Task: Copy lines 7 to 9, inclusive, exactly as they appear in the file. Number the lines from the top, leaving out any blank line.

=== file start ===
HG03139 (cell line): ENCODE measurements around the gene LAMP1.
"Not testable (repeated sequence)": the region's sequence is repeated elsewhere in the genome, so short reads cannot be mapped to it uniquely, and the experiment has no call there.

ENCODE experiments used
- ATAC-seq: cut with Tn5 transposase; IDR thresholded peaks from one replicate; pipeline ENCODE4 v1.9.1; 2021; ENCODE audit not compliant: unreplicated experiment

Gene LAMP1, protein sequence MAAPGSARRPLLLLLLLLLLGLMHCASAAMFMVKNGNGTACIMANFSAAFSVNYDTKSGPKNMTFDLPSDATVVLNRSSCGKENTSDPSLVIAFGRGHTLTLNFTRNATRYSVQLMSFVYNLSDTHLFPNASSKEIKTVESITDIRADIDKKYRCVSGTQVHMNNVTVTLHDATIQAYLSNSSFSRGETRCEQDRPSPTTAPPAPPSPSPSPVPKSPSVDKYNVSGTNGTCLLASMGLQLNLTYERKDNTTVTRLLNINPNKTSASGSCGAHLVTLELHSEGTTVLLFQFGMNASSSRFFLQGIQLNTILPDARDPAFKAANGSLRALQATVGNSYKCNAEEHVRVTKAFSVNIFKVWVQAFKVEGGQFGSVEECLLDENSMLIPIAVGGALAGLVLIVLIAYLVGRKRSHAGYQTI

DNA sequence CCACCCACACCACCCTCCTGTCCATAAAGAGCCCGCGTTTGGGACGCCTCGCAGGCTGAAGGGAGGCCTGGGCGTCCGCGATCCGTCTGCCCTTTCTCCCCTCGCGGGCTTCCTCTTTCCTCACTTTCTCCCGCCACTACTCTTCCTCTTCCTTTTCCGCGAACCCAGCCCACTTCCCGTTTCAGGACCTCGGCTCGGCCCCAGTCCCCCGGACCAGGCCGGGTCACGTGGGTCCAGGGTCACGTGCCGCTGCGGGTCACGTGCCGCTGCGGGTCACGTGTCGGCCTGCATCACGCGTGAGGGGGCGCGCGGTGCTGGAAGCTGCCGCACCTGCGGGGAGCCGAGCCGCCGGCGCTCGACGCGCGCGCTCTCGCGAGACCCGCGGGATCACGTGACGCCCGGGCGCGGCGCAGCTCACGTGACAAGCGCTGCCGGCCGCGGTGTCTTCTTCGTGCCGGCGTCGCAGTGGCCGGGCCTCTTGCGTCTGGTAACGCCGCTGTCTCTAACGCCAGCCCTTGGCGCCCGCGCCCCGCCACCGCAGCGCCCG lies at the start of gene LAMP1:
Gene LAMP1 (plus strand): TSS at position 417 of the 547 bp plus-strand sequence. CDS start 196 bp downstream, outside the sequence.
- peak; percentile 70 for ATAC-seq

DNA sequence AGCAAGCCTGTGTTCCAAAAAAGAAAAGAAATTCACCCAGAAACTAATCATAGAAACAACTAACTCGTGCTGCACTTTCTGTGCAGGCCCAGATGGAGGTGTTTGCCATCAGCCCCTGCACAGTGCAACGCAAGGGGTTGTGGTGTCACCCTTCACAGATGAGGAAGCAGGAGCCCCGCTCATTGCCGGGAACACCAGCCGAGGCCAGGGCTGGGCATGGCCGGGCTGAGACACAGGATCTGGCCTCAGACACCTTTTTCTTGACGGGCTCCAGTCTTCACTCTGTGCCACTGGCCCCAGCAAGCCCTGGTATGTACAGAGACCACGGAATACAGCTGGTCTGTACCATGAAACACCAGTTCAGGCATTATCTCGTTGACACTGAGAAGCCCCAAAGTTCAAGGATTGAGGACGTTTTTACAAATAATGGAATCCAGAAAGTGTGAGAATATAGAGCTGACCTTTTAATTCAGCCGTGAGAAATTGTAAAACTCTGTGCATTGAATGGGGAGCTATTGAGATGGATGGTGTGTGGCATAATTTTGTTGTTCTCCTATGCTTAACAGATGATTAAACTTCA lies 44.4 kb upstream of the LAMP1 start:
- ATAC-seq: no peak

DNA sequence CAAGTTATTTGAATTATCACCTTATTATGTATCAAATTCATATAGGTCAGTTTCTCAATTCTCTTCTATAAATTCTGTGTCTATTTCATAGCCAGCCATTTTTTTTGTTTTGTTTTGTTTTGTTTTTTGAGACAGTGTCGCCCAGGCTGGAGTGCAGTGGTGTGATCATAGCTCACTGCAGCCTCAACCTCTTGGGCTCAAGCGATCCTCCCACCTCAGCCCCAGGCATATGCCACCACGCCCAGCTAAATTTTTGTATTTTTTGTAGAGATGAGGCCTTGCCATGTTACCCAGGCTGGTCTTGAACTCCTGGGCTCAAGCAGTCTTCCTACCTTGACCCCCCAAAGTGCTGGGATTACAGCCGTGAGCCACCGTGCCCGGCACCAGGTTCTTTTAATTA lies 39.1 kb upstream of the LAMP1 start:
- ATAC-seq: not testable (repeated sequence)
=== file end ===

Gene LAMP1 (plus strand): TSS at position 417 of the 547 bp plus-strand sequence. CDS start 196 bp downstream, outside the sequence.
- peak; percentile 70 for ATAC-seq

DNA sequence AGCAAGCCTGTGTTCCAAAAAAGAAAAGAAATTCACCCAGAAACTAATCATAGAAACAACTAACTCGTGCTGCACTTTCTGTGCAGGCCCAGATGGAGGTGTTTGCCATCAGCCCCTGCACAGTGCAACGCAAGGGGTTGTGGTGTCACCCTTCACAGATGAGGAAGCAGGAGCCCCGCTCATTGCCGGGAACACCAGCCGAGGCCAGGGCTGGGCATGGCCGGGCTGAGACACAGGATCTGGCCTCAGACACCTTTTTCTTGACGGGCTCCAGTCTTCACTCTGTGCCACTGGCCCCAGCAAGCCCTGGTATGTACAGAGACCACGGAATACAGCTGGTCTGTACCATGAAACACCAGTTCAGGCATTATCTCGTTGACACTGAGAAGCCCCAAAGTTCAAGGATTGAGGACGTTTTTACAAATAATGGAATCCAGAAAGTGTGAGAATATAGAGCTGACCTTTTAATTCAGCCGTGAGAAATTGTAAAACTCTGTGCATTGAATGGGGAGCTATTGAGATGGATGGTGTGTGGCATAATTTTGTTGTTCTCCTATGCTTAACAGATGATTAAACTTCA lies 44.4 kb upstream of the LAMP1 start: